Small businesses face a variety of risks in today’s world. Unfortunately, many companies aren’t effectively managing those risks. Of the nearly 32 million small businesses nationwide, for example, it’s estimated that 75% of them have either not enough commercial insurance or no coverage at all.

The official definition of a small business is a company that employs fewer than 500 people. Research shows that the smaller the company, the less likely they are to have adequate insurance coverage.

The top claims made by small businesses include burglary/theft and damage to property caused by perils such as water, wind, hail, fire and freezing temperatures. Another top source of claims: Legal claims made by customers, including those injured at the company’s place of business. A BOP, short for Business Owners Policy, combines vital business property and liability coverage into one convenient and affordable policy and can be an ideal solution for home-based businesses and other small firms. As a business grows, however, its insurance needs change. Many growing companies don’t keep up in the area of insurance and risk management.

Business continuity is yet another area in which small businesses fall short. Nearly three-quarters of new businesses survive the two-year mark and half survive the five-year mark. But only one-third of all companies remain in business after 10 years. One of the biggest sources of business failures is a lack of planning for the unexpected. Businesses that have a plan for unexpected events have a much higher survival rate than those that don’t.

According to the U.S. Small Business Administration, 40 percent of businesses never reopen after a disaster. Most of those that go out of business did not have enough insurance, the right coverage or any coverage at all. It’s estimated that 75% of businesses in the United States are underinsured in some way by 40 percent or more, according to international data analytics firm Marshall & Swift.

We understand that you have your hands full running your business. As licensed insurance professionals, consider our team at Accurate Protection a part of your key advisory team. We’ll partner with you to perform a thorough analysis of your company and its unique risks and find the best solutions for managing those risks. With Accurate Protection, you’ll get an insurance program specifically tailored to your needs, with the right amount and type of coverage, at an extremely competitive rate.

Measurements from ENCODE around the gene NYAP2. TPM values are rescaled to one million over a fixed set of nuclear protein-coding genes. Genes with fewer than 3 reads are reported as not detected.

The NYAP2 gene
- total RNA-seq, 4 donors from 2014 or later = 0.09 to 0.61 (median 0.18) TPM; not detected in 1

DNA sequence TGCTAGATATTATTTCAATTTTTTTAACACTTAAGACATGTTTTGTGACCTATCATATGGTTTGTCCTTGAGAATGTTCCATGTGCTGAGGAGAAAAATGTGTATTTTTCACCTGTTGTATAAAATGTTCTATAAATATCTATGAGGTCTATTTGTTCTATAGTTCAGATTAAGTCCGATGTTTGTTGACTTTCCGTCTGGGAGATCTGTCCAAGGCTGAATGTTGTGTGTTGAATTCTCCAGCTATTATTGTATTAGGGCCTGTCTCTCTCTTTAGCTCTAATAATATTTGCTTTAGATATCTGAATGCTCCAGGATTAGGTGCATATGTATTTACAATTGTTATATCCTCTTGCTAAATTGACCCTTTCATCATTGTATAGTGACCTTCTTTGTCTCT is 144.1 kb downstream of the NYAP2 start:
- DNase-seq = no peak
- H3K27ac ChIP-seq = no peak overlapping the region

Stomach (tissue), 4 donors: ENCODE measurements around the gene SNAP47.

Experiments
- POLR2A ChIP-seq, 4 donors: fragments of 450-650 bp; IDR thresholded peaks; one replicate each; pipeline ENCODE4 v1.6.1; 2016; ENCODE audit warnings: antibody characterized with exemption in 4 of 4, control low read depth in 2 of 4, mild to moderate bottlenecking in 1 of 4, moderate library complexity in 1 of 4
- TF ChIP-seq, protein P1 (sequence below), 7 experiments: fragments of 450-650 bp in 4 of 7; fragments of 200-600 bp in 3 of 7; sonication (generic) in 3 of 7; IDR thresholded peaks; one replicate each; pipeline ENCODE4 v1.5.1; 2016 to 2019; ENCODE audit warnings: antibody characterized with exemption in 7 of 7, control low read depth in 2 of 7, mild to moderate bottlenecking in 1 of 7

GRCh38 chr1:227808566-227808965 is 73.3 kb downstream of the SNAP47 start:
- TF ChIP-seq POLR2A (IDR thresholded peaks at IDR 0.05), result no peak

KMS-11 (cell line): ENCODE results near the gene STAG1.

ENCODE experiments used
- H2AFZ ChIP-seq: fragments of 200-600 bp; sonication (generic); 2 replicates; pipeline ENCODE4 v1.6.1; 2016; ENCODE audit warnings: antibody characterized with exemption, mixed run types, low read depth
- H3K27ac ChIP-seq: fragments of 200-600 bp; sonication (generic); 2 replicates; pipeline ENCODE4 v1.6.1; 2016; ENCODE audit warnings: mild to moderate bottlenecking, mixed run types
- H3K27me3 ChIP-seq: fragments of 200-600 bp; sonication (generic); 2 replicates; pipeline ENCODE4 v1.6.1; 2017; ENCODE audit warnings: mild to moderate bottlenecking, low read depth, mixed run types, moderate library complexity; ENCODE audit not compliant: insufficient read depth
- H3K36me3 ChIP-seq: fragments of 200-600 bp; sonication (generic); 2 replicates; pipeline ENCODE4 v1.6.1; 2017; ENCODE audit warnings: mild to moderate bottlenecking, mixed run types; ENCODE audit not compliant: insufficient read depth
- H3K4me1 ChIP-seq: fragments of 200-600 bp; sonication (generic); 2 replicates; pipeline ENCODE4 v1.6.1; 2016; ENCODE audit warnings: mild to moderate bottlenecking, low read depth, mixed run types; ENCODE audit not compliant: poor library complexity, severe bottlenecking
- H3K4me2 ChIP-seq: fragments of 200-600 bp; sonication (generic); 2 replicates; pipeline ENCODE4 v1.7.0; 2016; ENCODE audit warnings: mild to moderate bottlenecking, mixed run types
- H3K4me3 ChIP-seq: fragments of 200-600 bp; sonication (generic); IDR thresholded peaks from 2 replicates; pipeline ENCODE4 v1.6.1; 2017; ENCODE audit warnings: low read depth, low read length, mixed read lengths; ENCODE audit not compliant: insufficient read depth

Figuring out which types of insurance coverages are right for your company isn’t always easy. Here are four basic types of insurance policies that most businesses need to have —even the smallest of companies — and four other coverages that many business owners need but don’t realize they do:

Property insurance. This type of insurance covers buildings as well as personal property such as office furniture, inventory, computers and machinery. It’s basic coverage that nearly all businesses need.

Liability insurance. Having enough liability coverage is important for a growing company. Any business can face a legal claim that could be financially devastating. A client could sue after a fall in your office. A customer could file a lawsuit claiming a product is defective. Liability insurance can help a business prevent a financial disaster in the event of a lawsuit.

Commercial auto insurance. Cars driven for your business should be covered under a separate, commercial auto insurance policy.

Workers compensation insurance. Nearly all states require businesses that meet certain size thresholds to have workers compensation insurance in the event an employee is injured or dies on the job.

Depending on the type and size of the business, you may need additional coverage. Here are four types of coverage that business owners often don’t realize they need to protect themselves:

Cyber liability insurance. One study found that the average cost of a cyber attack on a company is $200,000; many attacks are more costly. Small and medium-sized companies are increasingly at risk for both attacks and devastating legal claims as a result of an attack. All businesses need to take steps to prepare for and help prevent a cyber attack and consider purchasing coverage in the event one does happen.

Employment practices liability. EPL is designed to protect companies in the event of a sexual harassment, discrimination, wrongful termination or breach of employment contract claim or any of a number of other claims made by an employee or former employee. The more employees you have, the greater the risk of a lawsuit.

Professional liability (also known as errors and omissions). Many different types of business owners need E&O insurance coverage. Businesses providing a service or advice have a unique type of liability exposure. Many E&O policies are designed for specific types of professionals, such as physicians. accountants, engineers, architects and attorneys.

Employee benefits liability. EBL is coverage for businesses that offer health insurance and other benefits. It protects them from errors and omissions that occur when employee benefit plans are administered by a company’s human resources employee(s). These types of errors happen more than you might think.